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The Trayvon Martin killing: Is Obama soothing tensions or stirring up trouble?
The president promises the dead black teen's parents a full investigation and, as usual, partisan ears hear Obama's words quite differently
 
On Friday, President Obama spoke quite personally about Trayvon Martin: "When I think about this boy, I think about my own kids.... If I had a son, he'd look like Trayvon."
On Friday, President Obama spoke quite personally about Trayvon Martin: "When I think about this boy, I think about my own kids.... If I had a son, he'd look like Trayvon."
Andrew Harrer/Pool/Corbis

On Friday, President Obama waded into the uproar over the killing of Trayvon Martin, a black Florida teen shot dead by a self-appointed neighborhood watchman while walking home from buying candy at a convenience store. The shooter, George Zimmerman, hasn't been charged or arrested, and protesters blame shoddy police practices and a lax state law that allows permitted gun owners to use lethal force if they reasonably believe it will prevent death or grave injury. But Trayvon's parents should know that investigators — local, state, and federal — will consider the case "with the seriousness that it deserves," Obama said Friday, before getting more personal. "When I think about this boy, I think about my own kids... If I had a son, he'd look like Trayvon." (Watch the video below.) Was Obama's remark a reassuring promise of justice, or was he politicizing the tragedy?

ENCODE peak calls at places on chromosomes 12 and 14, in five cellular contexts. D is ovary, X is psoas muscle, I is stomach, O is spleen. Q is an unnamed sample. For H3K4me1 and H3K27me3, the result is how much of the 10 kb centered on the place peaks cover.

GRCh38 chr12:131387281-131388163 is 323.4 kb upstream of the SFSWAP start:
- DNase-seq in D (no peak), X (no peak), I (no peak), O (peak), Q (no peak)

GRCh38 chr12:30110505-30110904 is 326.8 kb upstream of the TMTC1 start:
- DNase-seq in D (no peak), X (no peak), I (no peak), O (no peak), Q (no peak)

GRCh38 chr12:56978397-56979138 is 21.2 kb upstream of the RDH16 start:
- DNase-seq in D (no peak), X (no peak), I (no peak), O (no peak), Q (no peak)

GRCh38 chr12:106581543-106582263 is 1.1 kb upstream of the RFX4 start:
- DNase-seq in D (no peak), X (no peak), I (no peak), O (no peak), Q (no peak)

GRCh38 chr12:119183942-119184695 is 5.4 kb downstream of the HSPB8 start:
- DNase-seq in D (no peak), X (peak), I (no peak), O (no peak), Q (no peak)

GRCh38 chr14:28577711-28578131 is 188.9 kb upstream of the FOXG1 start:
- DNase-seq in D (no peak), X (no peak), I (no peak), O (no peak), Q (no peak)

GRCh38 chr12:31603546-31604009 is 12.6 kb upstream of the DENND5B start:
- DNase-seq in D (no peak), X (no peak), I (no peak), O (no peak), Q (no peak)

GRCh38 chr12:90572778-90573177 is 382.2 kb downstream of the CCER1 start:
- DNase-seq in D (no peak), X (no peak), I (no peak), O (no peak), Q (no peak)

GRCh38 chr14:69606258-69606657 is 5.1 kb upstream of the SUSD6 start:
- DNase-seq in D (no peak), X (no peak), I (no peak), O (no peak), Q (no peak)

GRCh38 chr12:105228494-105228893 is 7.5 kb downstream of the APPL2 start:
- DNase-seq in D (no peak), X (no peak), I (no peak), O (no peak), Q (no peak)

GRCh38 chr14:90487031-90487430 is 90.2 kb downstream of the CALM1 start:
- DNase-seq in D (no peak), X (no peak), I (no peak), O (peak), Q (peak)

What a shameless display of race baiting: Nobody, including Obama, knows what really happened that night in Florida, says Rick Moran at The American Thinker. "How will [Obama] look if it comes out that the shooter was justified in defending himself?" A real leader would have withheld judgment and tried to "calm a tense situation." Obama acted like a "race baiter," rushing in to politicize the death of a young black man and stoking "the fires of race hate."
"Obama: 'If I had a son, he'd look like Trayvon'"

Huh? Obama's reassuring words were pitch perfect: Obama is not playing politics, says Ann Althouse at her blog. He's merely "stressing that we need to diligently investigate the facts and expressing empathy toward the parents of the dead young man." Race is an extremely "volatile topic," but Obama handled it admirably well in this case. "To my ear, his words have a calming, moderating effect."
"Obama — trying to be 'careful' — addresses the Trayvon Martin killing"

If anything, Obama took a political risk here: "Racial suspicion and bigotry" will surely play a role in this year's election, says Michael Scherer at TIME , as Obama, America's first black president, runs for a second term. Obama has always tried to avoid saying anything his opponents could portray as "favoring one group over another." Credit Obama for taking a risk by jumping in to soothe tensions. In a close contest, "any alienation of working class white voters" spurred by this controversy could cost Obama dearly.
"Obama speaks out on Trayvon Martin: A personal appeal with political risk"

Judge for yourself:

 

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